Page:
Subject to these restrictions, efforts were made to include representative sensitive commodities from as large a segment of the economy as possible. Also, the influence of international markets upon the economy was taken into account by the inclusion of some key commodities (such as crude rubber and tin) which are important in international trade. Both in the sample and in the index structure, an attempt was made to prevent price movements of agricultural products from dominating the movement of the index.
The Spot Market Index is an unweighted geometric mean of the individual commodity price relatives, i.e., of the ratios of the current prices to the base period prices. The use of the geometric mean has the advantage that the index is not dominated by extreme price movements of individual commodities. Since extremely large movements may be atypical, it was deemed better to minimize their effects, even at the expense of losing the effect of large representative changes. However, the fact that each of the commodities is unweighted in the index means that a price change for rosin, a comparatively unimportant commodity such as wheat, cotton, or steel scrap.
The computation procedure involves obtaining for each commodity the ratio of its price in any given period to its price in the base period and taking the 22nd root of the product of these ratios. This product is then multiplied by 100 to obtain the index number for each period. The calculation is made by means of logarithms. The formula reduces to:
Log I k = Log P k - log P o + 44 / 22
Monthly average indexes are obtained according to the previous procedure, except that P k = the geometric average of the Tuesday prices (daily prices prior to 1969) over the month. In maintaining the index over time, it may be necessary by a statistical linking procedure so that only actual price movements are reflected in the index.
The geometric mean of n figures is the nth root of their product. Thus, the geometric mean of the numbers 1.5,2.0,and 9.0 is 3.0 (1.5*2*9=27. 3 27=3). The arithmetic mean, is 4.2.
Analysis and Presentation
Tuesday spot market indexes and prices are published each week, on the Friday following the day of reference. A summary of weekly indexes and the average for each month are published with the first weekly release of the following month. Beginning with 1950, historical indexes are shown for Tuesday of each week together with monthly averages; from July 1946 through 1949 indexes are listed for Tuesday of each week only. In addition, indexes are published for selected earlier dates: August 15, 1939, December 6, 1941, August 17, 1945, and June 28, 1946.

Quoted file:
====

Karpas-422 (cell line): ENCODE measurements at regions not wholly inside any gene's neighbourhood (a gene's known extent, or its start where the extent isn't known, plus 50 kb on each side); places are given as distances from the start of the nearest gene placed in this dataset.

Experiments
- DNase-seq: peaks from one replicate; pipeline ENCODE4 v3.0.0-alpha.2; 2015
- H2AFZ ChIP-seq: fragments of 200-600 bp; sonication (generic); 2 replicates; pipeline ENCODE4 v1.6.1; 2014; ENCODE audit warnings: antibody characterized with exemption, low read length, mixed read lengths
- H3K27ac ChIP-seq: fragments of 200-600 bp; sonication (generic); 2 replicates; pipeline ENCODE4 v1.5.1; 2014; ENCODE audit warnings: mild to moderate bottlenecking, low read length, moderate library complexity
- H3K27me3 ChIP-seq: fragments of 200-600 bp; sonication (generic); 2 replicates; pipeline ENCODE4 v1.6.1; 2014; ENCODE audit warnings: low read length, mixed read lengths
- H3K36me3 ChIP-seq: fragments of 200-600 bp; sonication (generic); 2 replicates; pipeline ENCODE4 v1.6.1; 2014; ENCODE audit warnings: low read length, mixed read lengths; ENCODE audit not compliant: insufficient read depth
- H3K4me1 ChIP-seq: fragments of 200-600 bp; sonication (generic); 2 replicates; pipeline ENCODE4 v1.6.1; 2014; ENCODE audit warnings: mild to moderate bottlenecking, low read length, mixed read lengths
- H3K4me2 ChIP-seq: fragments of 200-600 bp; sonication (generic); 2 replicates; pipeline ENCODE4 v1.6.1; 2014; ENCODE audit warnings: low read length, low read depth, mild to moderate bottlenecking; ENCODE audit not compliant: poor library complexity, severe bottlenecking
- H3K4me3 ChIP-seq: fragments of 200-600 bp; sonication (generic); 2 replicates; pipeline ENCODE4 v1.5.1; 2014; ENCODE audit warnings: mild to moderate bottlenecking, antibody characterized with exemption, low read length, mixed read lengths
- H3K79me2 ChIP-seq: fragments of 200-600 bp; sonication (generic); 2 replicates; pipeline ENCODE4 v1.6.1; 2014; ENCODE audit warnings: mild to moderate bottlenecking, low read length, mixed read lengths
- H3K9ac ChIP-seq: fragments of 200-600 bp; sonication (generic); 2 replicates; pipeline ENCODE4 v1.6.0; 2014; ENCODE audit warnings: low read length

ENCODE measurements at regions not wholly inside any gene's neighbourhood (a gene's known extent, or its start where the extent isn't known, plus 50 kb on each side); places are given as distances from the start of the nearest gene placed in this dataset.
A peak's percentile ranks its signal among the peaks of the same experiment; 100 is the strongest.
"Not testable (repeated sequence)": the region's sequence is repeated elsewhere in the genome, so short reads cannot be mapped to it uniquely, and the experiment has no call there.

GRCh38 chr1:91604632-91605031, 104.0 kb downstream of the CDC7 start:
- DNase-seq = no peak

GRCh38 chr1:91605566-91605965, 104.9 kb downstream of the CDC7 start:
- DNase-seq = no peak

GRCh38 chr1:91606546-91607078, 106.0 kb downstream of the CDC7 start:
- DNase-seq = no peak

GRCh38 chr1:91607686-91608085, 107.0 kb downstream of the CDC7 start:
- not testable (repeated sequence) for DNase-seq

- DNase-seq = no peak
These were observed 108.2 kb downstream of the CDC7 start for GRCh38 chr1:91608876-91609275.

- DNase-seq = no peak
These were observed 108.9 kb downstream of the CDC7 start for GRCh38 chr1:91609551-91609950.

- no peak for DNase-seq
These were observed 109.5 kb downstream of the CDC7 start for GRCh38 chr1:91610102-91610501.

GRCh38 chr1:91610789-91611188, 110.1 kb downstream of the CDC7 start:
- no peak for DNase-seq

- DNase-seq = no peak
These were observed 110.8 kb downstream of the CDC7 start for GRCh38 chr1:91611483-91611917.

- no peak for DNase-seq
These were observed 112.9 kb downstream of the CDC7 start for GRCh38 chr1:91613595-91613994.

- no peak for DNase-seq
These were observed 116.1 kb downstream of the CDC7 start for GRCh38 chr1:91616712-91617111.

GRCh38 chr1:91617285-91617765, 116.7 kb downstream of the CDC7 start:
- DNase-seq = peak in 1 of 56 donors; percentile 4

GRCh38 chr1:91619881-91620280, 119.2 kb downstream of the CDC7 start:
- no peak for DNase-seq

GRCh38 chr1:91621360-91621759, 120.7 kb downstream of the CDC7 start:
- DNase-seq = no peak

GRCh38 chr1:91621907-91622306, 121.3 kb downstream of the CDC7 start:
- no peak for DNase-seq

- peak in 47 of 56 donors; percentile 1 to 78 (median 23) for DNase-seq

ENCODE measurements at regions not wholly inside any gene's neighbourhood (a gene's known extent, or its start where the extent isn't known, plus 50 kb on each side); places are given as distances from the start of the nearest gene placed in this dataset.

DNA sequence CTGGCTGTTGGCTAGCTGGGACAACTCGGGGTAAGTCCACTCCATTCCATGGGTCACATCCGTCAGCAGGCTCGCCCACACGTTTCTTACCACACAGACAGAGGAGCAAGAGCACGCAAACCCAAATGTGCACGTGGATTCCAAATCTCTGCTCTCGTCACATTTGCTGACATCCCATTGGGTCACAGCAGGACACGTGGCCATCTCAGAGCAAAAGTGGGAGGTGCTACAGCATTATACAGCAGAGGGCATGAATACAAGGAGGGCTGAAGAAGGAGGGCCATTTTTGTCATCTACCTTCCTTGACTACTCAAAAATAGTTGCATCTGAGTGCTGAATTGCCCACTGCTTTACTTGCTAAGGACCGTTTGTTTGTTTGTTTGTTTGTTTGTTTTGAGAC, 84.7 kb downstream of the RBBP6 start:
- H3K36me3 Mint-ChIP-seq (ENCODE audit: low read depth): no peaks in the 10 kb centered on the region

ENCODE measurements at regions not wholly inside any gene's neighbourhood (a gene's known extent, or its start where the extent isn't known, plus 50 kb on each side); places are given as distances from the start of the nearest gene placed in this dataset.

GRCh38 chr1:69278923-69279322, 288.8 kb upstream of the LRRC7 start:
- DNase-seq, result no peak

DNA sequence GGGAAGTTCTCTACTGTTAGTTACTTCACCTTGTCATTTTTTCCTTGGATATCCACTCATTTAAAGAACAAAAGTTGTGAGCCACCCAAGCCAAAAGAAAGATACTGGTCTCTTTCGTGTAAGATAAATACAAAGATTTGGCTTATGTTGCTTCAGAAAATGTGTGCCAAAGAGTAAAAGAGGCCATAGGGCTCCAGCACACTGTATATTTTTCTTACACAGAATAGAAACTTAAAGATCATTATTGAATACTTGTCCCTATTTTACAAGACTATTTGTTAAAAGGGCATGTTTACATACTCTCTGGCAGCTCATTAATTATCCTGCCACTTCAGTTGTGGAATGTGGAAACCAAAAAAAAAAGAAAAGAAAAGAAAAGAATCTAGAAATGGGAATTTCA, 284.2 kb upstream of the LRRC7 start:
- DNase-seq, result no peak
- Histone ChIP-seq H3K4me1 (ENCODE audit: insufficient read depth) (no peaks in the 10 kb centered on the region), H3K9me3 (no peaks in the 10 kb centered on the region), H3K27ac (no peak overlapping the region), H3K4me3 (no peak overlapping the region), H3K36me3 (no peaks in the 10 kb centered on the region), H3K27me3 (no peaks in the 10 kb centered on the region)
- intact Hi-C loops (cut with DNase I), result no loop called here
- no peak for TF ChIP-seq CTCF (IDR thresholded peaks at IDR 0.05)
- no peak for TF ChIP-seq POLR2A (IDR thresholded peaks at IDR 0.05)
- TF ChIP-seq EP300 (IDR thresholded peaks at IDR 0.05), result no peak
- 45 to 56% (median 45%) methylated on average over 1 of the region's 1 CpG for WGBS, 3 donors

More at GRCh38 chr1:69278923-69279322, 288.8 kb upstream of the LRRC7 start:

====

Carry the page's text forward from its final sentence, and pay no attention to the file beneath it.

Uses and Limitations
A survey of users in 1964 showed that the Index is frequently used as a general economic indicator, for gauging the direction of basis prices, for forecasting general price movements, and for current prices of specific commodities. Other uses, frequently mentioned, are for market research and for comparing price trends with the user's selling or buying prices.
The Tuesday Index of Spot Market Prices differs from the Wholesale Price Index in method of construction and weighting, as well as in the sample of items for which prices are included. While it is independent of the monthly comprehensive index, changes in the Tuesday Index or its components may foreshadow turns in Wholesale Price Indexes. However, the Tuesday Index is not a good indicator of current price trends for the whole economy. For this purpose, the comprehensive Wholesale Price Index should be used. The Tuesday Spot Market Index is, by design, very sensitive to price changes in basic commodities but, because of its unweighted structure, the magnitude of changes in any of the index groups cannot be used as a reliable measure of the general price change of all commodities within the groups.
For many of the 22 items, the commodity exchange prices are based upon transactions which cover as little as 25 percent of the total sold in all markets. In some cases, the price is set by a committee of experts from the commodity exchange for a standardized commodity. Also, when there are not enough transactions from which to obtain an actual market price, a "nominal" spot price is set. From this, it is apparent that the exchange prices may not always be representative of the large volume of private transactions occurring outside the organized market. However, it is believed that the reported exchange prices generally are used as a basis for private negotiations.
CRB BLS Composition of Grouping Indices
Specifications for commodities included in the index as of October 1975
Copyright © 1934 - 2014 by Commodity Research Bureau - CRB. All Rights Reserved.
209 W. Jackson Blvd. Suite 200 Chicago, Illinois 60606-6940 USA
Phone: 800.621.5271 or 312.554.8456 Fax: 312.939.4135 Email: email@example.com
|Press Ctrl+D to bookmark this page - Set http://www.crbtrader.com as your Home Page|